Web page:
We’re in peak festive season in the UK counting down the days to Christmas. Our screens are full of snowmen, tinsel and Christmas trees, the airwaves are blaring out seasonal favourites that give you the feels. And trending on Twitter is the hashtag #AVeryMerryMuslimChristmas. Wait, what?
It’s a catchy hashtag highlighting the huge amount of charity work Muslims do at Christmas. And also we enjoy a big family meal during the holidays. But the Christmas grinches were out in force to complain. One troll – entirely without irony – told me that there are no hijabs at Christmas.
Except of course the single most important hijab, worn by Mary, the mother of Jesus. In every nativity play, in every depiction, Mary is present. And more often than not, she’s there with her hijab. The role of Mary is central to the story of the birth of Jesus, whether you are Christian, Muslim, Jewish or of any other or no faith.
To erase Mary and her identity from the celebration is endemic of how extremists on all sides – and sadly even those who consider themselves supporters of women in the places in between those extremes – seek to erase women from our founding stories. Worse, by dispensing platitudes it's thought that the real daily suffering of women doesn't matter, or in fact doesn't even happen.
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You’ve heard the platitudes. Women are amazing. Women are held in high regard. Mothers are the linchpin of our societies and no one ranks higher than them.
This was the year we interrogated those platitudes and started finally getting a spot in the global conversation about what it’s really like to be a woman. If women are amazing, do we treat them as such? If women are really held in high regard, is that respect a reality in day-to-day life? If mothers are so revered, then why is abuse and abandonment so high, and the resources and support given to them so scant? If women are central to our stories, why do they suffer such high rates of domestic violence, rape and poverty?
Whatever telling of the birth of Jesus you believe in, Mary is at its heart. And we need to reclaim women being at the centre of our stories. I'm getting tired, as many women are, of all the empty praise of women. It's time now to start demanding that those saying these words deliver against them.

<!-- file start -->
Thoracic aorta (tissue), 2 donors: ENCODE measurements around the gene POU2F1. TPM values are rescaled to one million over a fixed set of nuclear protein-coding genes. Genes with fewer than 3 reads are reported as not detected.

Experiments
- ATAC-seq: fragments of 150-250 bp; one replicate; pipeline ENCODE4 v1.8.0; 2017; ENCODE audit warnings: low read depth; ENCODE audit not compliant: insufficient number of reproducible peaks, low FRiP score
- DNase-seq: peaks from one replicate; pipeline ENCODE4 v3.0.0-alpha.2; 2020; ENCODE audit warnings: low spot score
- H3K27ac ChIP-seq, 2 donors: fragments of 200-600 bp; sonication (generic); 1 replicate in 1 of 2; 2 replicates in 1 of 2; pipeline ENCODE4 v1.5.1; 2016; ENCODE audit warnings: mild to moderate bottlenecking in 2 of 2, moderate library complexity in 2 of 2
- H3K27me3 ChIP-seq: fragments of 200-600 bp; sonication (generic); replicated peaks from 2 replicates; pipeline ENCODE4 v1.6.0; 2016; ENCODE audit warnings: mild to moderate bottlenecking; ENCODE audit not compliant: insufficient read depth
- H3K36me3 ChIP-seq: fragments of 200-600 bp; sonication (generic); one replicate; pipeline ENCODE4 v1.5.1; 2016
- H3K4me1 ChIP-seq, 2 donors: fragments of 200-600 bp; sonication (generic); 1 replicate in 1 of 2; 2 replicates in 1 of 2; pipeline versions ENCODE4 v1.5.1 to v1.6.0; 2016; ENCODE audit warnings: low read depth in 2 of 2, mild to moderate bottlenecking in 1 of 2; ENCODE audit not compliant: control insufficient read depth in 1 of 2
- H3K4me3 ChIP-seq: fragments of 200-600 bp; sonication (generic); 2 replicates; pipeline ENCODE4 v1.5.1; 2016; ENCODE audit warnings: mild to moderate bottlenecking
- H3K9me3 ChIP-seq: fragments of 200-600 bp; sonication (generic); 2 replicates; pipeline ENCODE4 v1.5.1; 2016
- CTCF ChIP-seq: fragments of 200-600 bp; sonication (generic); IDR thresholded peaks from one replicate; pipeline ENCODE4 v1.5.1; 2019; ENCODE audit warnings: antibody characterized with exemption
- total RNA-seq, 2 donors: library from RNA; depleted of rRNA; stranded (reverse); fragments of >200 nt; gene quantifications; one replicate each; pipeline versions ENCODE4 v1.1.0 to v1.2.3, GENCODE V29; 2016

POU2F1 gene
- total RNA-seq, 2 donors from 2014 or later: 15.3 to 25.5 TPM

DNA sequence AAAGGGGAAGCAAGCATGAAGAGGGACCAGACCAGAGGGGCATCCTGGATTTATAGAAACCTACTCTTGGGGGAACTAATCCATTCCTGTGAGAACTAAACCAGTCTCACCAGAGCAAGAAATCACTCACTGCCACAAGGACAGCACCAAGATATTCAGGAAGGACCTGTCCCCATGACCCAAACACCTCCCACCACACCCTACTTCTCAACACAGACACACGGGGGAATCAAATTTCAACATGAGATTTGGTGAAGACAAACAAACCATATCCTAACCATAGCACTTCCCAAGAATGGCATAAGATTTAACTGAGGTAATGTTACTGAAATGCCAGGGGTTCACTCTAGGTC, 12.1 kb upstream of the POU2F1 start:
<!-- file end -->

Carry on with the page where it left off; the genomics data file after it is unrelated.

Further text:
Mary should be one of our heroes, one that can unite, one that can display the blatant double standards between how we talk about women and how we actually treat them.
Mary the mother of Jesus needs to be a figure for more than lip service. Her story must be a rebuke to all those who are explicitly and implicitly denying the abuse women face. And it must act as an inspiration to those who are marching ahead with change.
In the Quranic telling of the story, Mary's mother broke through the barriers, which meant places of worship were only for men. Mary's presence in the temple is a beacon till today of the central role women have to play in our sacred spaces. So why do so many mosques around the world exclude women or relegate them to dingy backrooms and basements?
Mary is the symbol of compassion and forbearance. Yet trolls like mine think they can co-opt her story to create hatred. We should be fierce in defending Mary’s legacy.
Mary was the target of gossip, abused for her unusual family arrangements. She was a single mother. If you’ve found yourself gossiping about single mums, failing to support them or seeing them as a social failure, check yourself when you praise Mary.
At this time of the year, we can take inspiration from Mary to continue the struggle and keep pushing to change the story. Her enduring presence is a challenge to those who say women should stay out of public, be anonymous and remain unnamed and erased. Mary is a hero figure. We can either be a hero like her, or make sure today’s heroes are supported as part of her legacy.